Debt does not transfer to another person, even after your death. But your estate will take on your debts. Because the assets in your estate belong to you, creditors can go after them to recoup their money.
Your personal representative must notify creditors of the probate process and your death to give them a chance to file a claim with the probate court. The personal representative may also file a list of debts he or she will pay or has paid, which can take the place of a creditor’s filing.
The personal representative must pay all valid claims and has one year from the original notice to creditors. But there is a five-month period the representative can wait before beginning to make payments.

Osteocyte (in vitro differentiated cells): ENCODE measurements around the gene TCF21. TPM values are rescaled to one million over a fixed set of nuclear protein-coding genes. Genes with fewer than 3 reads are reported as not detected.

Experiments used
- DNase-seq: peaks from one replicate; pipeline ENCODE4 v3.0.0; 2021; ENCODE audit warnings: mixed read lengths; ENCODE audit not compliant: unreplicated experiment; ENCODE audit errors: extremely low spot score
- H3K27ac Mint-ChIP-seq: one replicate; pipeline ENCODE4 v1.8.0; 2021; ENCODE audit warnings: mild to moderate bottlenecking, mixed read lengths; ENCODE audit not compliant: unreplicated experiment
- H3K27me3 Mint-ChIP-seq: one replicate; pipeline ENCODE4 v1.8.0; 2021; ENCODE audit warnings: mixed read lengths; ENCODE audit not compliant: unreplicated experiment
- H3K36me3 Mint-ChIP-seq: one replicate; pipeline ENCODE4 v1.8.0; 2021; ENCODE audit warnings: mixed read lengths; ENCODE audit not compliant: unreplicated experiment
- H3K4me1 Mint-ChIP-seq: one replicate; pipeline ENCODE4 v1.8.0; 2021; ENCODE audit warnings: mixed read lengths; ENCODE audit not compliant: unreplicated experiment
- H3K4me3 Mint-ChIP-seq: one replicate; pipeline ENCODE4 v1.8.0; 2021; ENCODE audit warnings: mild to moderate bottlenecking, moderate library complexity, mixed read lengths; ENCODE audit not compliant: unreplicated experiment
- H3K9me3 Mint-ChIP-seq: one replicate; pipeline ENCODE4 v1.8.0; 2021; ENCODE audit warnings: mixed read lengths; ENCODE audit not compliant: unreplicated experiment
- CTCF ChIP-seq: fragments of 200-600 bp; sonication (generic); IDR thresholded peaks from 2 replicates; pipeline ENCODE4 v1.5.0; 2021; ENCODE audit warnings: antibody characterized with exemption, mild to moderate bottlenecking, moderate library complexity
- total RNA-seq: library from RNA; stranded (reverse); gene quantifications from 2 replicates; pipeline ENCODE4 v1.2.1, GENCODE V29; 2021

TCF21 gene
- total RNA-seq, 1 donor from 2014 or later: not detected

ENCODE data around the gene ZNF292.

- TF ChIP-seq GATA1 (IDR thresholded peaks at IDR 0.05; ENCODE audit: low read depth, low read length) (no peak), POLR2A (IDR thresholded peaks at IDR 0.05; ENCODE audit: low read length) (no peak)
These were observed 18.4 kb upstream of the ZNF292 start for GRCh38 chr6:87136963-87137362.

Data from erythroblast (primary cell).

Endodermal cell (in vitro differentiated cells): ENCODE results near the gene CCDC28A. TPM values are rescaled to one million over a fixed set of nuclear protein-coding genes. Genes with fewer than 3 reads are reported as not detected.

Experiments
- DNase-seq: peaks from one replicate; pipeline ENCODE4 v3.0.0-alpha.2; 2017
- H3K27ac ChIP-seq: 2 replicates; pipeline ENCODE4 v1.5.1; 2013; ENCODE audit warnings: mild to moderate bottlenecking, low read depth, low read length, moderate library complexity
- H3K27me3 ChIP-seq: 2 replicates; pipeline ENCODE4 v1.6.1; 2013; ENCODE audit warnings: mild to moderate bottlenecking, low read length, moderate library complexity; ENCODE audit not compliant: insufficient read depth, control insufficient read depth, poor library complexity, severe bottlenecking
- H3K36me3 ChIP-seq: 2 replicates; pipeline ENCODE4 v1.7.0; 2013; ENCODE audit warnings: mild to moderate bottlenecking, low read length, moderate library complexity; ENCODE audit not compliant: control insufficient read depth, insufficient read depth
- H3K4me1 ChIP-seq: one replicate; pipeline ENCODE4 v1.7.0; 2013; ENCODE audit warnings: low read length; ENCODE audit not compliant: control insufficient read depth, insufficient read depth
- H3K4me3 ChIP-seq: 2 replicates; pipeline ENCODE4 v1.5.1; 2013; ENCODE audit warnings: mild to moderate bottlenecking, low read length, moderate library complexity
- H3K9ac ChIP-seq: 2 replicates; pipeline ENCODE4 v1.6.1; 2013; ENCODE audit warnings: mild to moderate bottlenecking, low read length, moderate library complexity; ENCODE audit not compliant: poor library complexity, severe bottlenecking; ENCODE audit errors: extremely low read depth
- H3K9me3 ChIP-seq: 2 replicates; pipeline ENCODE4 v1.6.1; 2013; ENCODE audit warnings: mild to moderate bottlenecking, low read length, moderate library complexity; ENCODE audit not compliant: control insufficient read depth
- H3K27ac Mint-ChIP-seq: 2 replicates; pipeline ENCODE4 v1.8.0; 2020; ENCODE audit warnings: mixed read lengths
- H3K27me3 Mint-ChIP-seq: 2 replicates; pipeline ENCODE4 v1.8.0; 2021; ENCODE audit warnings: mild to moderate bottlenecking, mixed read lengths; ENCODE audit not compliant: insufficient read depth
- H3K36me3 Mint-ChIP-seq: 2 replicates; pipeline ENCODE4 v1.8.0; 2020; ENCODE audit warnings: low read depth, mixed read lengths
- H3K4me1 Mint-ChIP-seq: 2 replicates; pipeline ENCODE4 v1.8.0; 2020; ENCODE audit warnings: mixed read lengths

The personal representative will have to take any objections. He or she will have to file the objection with the court for consideration.
Paying debts must occur in an order laid out by law to ensure high-priority debts come first. The highest priority debt is estate administration costs followed by funeral and burial expenses up to $6,000. Next are taxes and court-related debts and then medical debts. If there is money remaining, the family can get an allowance. After this comes past-due child support and business debts. Any remaining debts come last.
The personal representative plays a large role in ensuring that the estate handles any debts. But the court will oversee the process and ensure it follows the law. Remember, though, your family will not be responsible for paying your debts, even if your estate is not large enough to pay them all.